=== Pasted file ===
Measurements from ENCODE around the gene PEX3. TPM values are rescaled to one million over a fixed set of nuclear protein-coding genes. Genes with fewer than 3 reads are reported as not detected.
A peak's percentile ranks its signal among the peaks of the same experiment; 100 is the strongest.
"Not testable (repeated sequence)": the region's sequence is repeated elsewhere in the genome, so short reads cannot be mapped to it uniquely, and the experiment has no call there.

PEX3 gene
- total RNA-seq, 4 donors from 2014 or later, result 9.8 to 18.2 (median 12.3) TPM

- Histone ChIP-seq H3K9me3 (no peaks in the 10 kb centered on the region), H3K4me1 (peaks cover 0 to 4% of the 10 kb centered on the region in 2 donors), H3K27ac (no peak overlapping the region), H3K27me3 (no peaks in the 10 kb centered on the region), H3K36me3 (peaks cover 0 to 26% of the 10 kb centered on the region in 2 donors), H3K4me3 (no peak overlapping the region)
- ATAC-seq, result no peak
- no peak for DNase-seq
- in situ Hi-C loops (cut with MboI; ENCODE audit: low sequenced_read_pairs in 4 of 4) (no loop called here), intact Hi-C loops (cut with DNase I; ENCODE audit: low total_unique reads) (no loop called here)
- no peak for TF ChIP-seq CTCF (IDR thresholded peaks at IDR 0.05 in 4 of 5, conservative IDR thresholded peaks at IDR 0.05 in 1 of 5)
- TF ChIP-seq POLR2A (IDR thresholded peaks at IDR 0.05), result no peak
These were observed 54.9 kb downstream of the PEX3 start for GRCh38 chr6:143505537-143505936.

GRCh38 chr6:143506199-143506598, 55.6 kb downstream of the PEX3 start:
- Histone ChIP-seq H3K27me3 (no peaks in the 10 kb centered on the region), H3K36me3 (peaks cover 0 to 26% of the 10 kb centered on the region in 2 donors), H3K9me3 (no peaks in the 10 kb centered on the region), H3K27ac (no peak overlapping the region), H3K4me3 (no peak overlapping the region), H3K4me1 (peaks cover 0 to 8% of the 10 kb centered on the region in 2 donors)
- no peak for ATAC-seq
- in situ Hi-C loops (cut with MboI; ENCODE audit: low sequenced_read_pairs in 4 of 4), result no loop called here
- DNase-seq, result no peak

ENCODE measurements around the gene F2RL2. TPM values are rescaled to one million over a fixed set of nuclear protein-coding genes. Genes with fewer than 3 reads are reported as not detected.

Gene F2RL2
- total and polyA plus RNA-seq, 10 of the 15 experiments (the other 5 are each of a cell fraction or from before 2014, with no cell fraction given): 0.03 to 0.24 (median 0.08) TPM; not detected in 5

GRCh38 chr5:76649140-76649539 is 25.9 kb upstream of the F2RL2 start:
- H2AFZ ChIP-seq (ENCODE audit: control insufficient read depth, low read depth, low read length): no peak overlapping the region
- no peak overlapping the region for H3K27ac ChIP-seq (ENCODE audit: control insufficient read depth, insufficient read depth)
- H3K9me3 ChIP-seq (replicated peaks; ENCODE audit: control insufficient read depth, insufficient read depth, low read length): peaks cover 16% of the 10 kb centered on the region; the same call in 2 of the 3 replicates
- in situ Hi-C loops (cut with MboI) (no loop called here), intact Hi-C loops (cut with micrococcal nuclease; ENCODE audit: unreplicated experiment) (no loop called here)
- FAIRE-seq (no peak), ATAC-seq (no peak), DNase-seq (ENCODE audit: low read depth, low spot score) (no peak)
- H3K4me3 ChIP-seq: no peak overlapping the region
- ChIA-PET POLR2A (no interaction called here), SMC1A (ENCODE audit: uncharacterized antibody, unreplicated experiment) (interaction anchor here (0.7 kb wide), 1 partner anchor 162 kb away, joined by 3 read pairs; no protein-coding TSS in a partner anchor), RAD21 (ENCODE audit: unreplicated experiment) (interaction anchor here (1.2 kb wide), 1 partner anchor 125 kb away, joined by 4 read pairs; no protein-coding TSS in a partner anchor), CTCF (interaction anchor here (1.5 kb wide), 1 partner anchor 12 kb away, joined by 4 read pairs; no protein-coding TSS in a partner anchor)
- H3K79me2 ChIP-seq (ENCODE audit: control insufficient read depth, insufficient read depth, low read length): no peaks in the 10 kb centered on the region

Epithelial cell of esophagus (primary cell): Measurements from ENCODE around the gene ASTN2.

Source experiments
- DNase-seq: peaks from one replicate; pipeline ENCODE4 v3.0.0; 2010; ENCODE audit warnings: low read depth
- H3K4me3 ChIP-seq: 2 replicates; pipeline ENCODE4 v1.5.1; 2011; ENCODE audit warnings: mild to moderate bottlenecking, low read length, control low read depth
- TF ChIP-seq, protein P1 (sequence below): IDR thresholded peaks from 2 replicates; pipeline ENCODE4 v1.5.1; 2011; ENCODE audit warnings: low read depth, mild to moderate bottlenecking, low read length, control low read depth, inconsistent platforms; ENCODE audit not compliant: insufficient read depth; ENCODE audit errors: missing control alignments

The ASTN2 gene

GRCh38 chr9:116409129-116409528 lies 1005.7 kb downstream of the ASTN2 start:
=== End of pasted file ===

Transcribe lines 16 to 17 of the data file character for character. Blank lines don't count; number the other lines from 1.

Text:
- in situ Hi-C loops (cut with MboI; ENCODE audit: low sequenced_read_pairs in 4 of 4), result no loop called here
- DNase-seq, result no peak